Contribution of fruit, vegetables, whole cereals, and legumes to total fibre intake in adult Croatian Dalmatian population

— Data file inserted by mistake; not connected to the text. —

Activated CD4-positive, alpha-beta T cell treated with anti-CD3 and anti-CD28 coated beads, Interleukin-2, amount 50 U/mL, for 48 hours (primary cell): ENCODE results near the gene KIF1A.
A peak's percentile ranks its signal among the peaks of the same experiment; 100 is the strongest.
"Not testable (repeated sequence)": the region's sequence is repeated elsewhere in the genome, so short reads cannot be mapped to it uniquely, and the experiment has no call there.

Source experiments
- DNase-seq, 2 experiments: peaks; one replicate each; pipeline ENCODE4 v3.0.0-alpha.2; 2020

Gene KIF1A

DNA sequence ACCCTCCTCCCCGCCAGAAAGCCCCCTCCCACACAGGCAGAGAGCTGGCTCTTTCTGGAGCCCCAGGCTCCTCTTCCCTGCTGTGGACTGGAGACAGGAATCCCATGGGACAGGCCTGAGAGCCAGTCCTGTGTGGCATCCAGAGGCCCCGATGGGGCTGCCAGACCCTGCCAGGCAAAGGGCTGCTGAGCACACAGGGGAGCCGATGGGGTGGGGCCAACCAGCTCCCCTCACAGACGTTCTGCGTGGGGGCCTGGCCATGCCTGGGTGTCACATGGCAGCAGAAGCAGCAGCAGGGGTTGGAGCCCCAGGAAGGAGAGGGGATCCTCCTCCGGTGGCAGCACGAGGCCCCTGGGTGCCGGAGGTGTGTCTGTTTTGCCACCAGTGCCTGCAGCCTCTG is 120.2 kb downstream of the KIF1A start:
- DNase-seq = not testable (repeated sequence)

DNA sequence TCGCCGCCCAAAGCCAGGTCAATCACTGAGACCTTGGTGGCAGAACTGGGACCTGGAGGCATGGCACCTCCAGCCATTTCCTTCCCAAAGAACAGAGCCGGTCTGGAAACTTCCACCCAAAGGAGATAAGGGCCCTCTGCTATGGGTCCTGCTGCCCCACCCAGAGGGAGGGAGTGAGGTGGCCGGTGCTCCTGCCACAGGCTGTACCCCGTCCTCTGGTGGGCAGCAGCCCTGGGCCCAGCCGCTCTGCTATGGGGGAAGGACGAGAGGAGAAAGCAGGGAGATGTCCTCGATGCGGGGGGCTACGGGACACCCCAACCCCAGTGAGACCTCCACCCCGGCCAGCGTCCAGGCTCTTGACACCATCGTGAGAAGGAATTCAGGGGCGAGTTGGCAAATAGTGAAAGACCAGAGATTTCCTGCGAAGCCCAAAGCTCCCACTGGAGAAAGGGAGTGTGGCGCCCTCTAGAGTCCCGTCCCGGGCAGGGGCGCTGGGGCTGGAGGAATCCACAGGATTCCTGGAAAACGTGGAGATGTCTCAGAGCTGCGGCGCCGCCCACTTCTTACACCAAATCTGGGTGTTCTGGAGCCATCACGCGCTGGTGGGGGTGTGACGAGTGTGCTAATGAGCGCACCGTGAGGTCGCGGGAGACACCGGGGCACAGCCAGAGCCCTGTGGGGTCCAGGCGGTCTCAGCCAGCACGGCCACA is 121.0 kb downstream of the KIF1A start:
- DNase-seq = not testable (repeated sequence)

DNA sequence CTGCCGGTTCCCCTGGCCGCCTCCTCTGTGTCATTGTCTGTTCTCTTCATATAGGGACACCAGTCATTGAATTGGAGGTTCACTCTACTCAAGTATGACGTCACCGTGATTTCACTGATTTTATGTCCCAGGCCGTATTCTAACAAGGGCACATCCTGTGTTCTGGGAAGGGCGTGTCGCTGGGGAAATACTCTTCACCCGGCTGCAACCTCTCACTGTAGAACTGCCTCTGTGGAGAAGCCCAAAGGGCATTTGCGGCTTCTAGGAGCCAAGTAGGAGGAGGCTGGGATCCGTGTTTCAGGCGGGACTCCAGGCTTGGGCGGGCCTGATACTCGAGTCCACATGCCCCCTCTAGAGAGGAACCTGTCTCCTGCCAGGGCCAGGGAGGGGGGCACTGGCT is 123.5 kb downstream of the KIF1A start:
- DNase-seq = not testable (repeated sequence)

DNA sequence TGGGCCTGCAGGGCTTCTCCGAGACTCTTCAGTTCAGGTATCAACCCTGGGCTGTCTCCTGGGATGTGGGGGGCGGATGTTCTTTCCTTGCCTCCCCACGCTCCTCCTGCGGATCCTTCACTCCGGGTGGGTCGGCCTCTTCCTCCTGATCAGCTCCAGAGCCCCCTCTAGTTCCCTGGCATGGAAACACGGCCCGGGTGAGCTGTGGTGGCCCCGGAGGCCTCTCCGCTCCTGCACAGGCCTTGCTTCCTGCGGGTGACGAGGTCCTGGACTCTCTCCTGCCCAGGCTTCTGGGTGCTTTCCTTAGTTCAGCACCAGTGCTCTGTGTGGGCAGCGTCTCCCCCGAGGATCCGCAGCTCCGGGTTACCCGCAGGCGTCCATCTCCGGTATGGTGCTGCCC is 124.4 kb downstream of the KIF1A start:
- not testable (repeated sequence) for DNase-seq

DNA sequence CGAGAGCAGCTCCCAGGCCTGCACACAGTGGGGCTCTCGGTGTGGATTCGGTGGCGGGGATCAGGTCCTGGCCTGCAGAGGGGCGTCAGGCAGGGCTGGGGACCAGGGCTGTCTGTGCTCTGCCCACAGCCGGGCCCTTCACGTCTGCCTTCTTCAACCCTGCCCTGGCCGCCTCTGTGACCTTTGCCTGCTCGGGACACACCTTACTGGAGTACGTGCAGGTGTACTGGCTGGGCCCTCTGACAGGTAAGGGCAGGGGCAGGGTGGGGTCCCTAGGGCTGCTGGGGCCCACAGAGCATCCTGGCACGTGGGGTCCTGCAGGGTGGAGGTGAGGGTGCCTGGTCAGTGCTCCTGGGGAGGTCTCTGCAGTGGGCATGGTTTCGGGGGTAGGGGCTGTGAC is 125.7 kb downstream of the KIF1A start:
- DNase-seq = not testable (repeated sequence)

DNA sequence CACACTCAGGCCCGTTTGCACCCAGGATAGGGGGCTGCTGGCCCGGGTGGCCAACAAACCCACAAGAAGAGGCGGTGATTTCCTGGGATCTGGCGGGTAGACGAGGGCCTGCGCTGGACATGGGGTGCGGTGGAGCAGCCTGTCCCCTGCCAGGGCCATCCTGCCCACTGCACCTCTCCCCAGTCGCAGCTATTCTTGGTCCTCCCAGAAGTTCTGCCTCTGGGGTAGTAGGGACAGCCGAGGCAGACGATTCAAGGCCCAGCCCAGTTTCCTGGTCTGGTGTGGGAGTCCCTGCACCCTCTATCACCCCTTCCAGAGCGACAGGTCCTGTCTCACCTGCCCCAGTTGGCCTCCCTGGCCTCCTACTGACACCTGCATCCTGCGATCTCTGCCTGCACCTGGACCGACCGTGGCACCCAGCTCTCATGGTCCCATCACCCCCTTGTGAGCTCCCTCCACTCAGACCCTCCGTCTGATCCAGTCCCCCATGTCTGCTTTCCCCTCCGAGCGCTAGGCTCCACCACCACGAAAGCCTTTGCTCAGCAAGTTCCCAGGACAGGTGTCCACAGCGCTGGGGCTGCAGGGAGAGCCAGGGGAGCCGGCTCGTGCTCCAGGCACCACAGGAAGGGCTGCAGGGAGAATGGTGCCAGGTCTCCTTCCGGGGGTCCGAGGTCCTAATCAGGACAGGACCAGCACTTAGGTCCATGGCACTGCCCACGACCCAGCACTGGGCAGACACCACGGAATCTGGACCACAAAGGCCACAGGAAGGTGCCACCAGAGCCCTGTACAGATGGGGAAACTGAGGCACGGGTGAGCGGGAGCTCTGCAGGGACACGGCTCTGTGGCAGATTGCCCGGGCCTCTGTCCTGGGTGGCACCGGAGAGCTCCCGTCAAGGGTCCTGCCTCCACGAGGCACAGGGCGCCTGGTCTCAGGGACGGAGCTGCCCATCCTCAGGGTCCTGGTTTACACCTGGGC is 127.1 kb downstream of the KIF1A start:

There is compelling evidence that fruit, vegetables, whole cereals, and legumes make about 80 % of the total food fibre intake and have a potential to help in the prevention of a number of diseases. The aim of our study was to estimate total fibre intake from consumption of this fibre-rich food, partly reported in our earlier study in Croatian adult population. Current data analysis involved a non-probabilistic sample of 1,034 adult participants from Dalmatia, Croatia who responded to a validated food frequency questionnaire between October 2014 and March 2015. We also analysed the sales data obtained from three shopping centres in the Zadar area (Croatian coast) to establish a list of most frequently bought fruit, vegetables, whole cereals, and legumes and to calculate dietary fibre (DF) intake for each of the top-selling items and conversion factors for each food group. We then used these conversion factors to calculate individual total fibre intake (TFI) in our population. It was 11.4 g per person per day, which is less than half the recommended dietary requirements. On average, respondents reported to consume one piece of fruit and one meal of vegetables a day, which is less than half the daily recommendation for either. 25.8 % of respondents reported no consumption of whole cereals at all, and only 0.2 % of the population consumed the recommended 3–5 servings of whole grains or legumes a day. We also observed significantly higher consumption of fruit and whole grains/legumes in women than men. Our findings alert to poor dietary fibre intake in Croatian adult population, which is similar to other western countries and points to issues deeply rooted in these economies. However, our findings may be either an over- or under-estimation and need to be verified through longitudinal research on a wider sample using more precise tools.